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Hulse, 1982

Created By: Mariela Dagio
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http://www.sciencemag.org/content/216/4552/1291.abstract?maxtoshow=&HITS=10&hits=10&RESULTFORMAT=&author1=hulse&andorexacttitle=and&andorexacttitleabs=and&andorexactfulltext=and&searchid=1&FIRSTINDEX=0&resourcetype=HWCIT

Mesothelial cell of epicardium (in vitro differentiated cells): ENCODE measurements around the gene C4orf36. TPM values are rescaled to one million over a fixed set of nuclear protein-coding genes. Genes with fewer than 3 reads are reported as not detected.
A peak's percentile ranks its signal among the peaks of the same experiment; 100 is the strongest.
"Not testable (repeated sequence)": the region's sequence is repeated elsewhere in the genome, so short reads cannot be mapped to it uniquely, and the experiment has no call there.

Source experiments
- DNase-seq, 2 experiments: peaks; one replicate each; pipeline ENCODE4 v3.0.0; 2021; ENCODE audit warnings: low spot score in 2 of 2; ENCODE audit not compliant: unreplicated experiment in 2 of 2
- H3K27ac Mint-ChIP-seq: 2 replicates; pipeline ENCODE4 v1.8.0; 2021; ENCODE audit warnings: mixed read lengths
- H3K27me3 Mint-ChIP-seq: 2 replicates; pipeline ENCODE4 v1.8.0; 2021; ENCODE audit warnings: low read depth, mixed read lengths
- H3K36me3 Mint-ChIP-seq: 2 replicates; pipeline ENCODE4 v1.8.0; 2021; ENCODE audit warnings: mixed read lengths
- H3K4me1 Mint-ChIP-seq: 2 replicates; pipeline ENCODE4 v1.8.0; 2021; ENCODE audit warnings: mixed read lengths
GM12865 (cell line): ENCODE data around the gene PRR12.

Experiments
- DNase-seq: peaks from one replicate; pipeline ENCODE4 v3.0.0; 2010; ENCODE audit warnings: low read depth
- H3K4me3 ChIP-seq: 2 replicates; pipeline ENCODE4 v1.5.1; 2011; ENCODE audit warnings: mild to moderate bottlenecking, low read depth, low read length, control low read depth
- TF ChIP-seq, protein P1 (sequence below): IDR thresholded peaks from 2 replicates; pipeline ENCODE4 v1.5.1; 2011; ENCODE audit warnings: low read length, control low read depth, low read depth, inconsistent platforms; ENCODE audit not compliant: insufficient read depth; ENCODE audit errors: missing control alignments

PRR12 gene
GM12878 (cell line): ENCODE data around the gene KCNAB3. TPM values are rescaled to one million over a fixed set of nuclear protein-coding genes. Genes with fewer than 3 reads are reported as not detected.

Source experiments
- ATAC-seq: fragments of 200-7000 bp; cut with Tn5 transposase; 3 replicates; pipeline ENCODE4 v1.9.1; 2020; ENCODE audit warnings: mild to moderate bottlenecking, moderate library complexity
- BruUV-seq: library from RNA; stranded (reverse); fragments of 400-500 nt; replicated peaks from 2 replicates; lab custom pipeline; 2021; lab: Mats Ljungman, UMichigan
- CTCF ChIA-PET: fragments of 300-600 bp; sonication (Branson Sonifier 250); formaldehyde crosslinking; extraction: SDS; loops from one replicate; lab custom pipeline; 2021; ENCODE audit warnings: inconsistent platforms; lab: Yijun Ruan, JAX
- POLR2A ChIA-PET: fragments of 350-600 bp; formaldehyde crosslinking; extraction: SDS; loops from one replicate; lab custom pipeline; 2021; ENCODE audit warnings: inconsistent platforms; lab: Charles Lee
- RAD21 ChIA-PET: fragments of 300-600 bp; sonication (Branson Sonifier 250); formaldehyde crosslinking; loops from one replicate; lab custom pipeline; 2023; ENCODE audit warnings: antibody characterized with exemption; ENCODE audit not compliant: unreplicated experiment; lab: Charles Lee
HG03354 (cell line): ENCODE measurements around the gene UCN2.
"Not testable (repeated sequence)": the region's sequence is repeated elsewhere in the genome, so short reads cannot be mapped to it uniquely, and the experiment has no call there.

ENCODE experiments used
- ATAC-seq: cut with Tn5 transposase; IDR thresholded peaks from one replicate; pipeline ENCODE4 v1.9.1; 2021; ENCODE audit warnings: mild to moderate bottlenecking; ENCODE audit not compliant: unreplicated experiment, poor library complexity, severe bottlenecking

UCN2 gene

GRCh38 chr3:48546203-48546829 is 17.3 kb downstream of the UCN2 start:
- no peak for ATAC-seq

The people of economically developed countries benefit greatly from modern food science.[1] They are protected from food contamination, have access to a great variety of food, and need spend little time preparing it. The poor in developing countries enjoy few of the benefits of food science. Their diets are often nutritionally deficient and they spend many hours each day processing their food and searching for wood with which to cook it. In most tropical countries food losses between harvest of slaughter and eventual consumption are inestimable. [3]Efforts to improve post-harvest food systems in developing countries require the attention and ingenuity of many scientific disciplines and the support of all development agencies.
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